MARYVILLE, Mo. — This year, three families and five individuals have come forward as ambassadors to share their stories to help connect people with the 2021 St. Francis Foundation Gala’s cause, mental health.

Though the stories vary, their hopes are the same: to normalize the talk around mental health and help those in need. The following information is from the St. Francis Foundation Gala: Hope Lives Here giving website at: event.gives/hope2021/items.

Each ambassador is collecting donations on behalf of the gala. Their stories and videos are available on the gala donation site and through links provided below.

  • The Sherry family, lost a husband and father to suicide 14 years ago. The family hopes to normalize talk around mental health. To hear more about their journey visit: youtu.be/fPqxnTOZJBQ.
  • Ashlee Hendrix has battled depression most of her adult life. She hopes to take away the shame of mental illness and open a dialogue. To hear more, visit: youtu.be/TTtPBNK1e6o.
  • Cayla Vertreese, a junior at Northwest Missouri State University, hopes to proactively change the conversation, awareness and education for the mental health community. To hear more, visit: youtu.be/UUBSeCwIQdc.
  • Grady and Lisa Hilsabeck’s family was forever changed when daughter Baylee Hilsabeck took her own life at the age of 16. The couple hopes that as ambassadors, they can begin to offer mental health resources and real change for the children across the region. To hear more from the Hilsabeck’s visit: youtu.be/aMqvoxZJvKM.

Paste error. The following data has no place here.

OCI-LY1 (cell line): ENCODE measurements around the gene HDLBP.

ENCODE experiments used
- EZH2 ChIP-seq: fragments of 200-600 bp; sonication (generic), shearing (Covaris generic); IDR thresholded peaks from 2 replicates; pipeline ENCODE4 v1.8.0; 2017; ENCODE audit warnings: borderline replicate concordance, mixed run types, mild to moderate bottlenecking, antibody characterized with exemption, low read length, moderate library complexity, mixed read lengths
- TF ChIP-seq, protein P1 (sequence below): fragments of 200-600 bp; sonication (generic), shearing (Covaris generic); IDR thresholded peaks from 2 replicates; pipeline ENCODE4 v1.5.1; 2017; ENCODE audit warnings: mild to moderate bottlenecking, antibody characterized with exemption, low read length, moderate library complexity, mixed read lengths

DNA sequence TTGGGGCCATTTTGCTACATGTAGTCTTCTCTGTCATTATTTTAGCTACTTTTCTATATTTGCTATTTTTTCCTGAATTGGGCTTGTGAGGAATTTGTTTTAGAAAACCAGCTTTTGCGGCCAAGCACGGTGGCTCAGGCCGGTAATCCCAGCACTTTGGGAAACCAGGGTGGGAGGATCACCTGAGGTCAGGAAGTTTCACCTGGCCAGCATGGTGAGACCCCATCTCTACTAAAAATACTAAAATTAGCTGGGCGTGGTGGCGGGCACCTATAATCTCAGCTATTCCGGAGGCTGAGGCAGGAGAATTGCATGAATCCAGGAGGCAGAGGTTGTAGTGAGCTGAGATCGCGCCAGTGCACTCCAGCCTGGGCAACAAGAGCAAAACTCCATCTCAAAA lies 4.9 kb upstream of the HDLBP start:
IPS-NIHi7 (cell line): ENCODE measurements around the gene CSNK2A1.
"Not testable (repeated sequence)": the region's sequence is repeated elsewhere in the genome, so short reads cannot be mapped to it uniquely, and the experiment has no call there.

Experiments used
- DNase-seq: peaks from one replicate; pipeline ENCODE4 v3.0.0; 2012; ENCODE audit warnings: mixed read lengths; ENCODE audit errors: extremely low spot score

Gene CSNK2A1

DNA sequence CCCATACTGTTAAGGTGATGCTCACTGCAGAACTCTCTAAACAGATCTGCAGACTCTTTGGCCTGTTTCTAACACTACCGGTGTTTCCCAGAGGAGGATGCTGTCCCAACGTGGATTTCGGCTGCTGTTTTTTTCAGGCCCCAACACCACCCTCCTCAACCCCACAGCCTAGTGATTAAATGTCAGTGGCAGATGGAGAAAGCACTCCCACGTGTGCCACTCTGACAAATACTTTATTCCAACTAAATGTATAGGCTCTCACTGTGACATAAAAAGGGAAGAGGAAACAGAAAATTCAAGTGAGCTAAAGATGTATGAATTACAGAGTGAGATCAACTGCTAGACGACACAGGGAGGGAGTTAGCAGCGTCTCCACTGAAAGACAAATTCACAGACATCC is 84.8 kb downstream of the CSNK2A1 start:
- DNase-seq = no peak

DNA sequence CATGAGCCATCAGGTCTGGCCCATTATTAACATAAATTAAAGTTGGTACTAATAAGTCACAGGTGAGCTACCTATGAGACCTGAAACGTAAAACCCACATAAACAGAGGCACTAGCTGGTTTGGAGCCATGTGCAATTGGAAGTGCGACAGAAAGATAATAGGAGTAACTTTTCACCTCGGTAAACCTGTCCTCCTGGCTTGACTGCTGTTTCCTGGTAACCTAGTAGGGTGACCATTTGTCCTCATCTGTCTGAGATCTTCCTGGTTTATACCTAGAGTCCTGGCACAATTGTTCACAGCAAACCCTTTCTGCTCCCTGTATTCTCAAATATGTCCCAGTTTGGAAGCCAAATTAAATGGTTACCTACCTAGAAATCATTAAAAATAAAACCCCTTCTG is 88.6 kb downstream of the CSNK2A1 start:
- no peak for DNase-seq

• Lindsey O’Riley Martin took on the ambassador role to find purpose after seeing family members suffer from depression. Hear her full story online at: youtu.be/5xB943FelXM.
  • Molly McVinua’s mental health journey began in middle school as she suffered from anxiety, depression, eating disorders and self harm. Through counseling she has found a bright future teaching elementary students in Kansas City. Hear her full story online at: youtu.be/fg9k9KHy8Co.
  • Nick Rucker didn’t always know how to handle the stresses of life, and after two deployments in the Army he took a path of addiction. Using music, his recovery is well on its way. To hear more about Rucker’s journey visit: youtu.be/eJJaCZkLMm4.
  • Landon and Chancey Herbert’s son Ledger lost his battle with depression in 2018 even after extensive efforts in counseling and rehabilitation. As ambassadors his parents hope their efforts help bring awareness and encourages those suffering to talk more openly to get the help they need. More about their story is available online at: youtu.be/s_CUE5Xgxn0.
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